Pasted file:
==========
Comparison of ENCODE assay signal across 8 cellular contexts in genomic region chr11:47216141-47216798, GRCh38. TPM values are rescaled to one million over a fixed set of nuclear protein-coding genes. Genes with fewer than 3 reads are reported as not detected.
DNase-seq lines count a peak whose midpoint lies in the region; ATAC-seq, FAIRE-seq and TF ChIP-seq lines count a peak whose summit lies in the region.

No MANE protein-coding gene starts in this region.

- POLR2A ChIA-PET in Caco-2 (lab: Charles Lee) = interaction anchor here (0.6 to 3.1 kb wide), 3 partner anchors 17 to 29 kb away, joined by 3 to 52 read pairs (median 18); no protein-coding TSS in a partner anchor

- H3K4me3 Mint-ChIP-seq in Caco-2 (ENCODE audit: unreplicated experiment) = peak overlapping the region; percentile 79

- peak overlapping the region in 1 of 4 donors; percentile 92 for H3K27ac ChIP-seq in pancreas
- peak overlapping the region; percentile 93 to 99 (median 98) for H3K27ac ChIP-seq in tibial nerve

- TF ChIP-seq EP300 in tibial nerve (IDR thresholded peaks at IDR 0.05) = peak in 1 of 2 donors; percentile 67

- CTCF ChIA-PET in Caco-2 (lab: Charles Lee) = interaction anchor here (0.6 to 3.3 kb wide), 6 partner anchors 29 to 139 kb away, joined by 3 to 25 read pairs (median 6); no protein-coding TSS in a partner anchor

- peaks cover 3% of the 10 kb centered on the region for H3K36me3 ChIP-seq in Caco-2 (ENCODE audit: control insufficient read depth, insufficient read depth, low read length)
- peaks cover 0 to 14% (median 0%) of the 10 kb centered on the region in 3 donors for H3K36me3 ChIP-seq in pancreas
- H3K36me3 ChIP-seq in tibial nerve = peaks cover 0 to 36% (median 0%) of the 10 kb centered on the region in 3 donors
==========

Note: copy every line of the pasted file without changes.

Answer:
Comparison of ENCODE assay signal across 8 cellular contexts in genomic region chr11:47216141-47216798, GRCh38. TPM values are rescaled to one million over a fixed set of nuclear protein-coding genes. Genes with fewer than 3 reads are reported as not detected.
DNase-seq lines count a peak whose midpoint lies in the region; ATAC-seq, FAIRE-seq and TF ChIP-seq lines count a peak whose summit lies in the region.

No MANE protein-coding gene starts in this region.

- POLR2A ChIA-PET in Caco-2 (lab: Charles Lee) = interaction anchor here (0.6 to 3.1 kb wide), 3 partner anchors 17 to 29 kb away, joined by 3 to 52 read pairs (median 18); no protein-coding TSS in a partner anchor

- H3K4me3 Mint-ChIP-seq in Caco-2 (ENCODE audit: unreplicated experiment) = peak overlapping the region; percentile 79

- peak overlapping the region in 1 of 4 donors; percentile 92 for H3K27ac ChIP-seq in pancreas
- peak overlapping the region; percentile 93 to 99 (median 98) for H3K27ac ChIP-seq in tibial nerve

- TF ChIP-seq EP300 in tibial nerve (IDR thresholded peaks at IDR 0.05) = peak in 1 of 2 donors; percentile 67

- CTCF ChIA-PET in Caco-2 (lab: Charles Lee) = interaction anchor here (0.6 to 3.3 kb wide), 6 partner anchors 29 to 139 kb away, joined by 3 to 25 read pairs (median 6); no protein-coding TSS in a partner anchor

- peaks cover 3% of the 10 kb centered on the region for H3K36me3 ChIP-seq in Caco-2 (ENCODE audit: control insufficient read depth, insufficient read depth, low read length)
- peaks cover 0 to 14% (median 0%) of the 10 kb centered on the region in 3 donors for H3K36me3 ChIP-seq in pancreas
- H3K36me3 ChIP-seq in tibial nerve = peaks cover 0 to 36% (median 0%) of the 10 kb centered on the region in 3 donors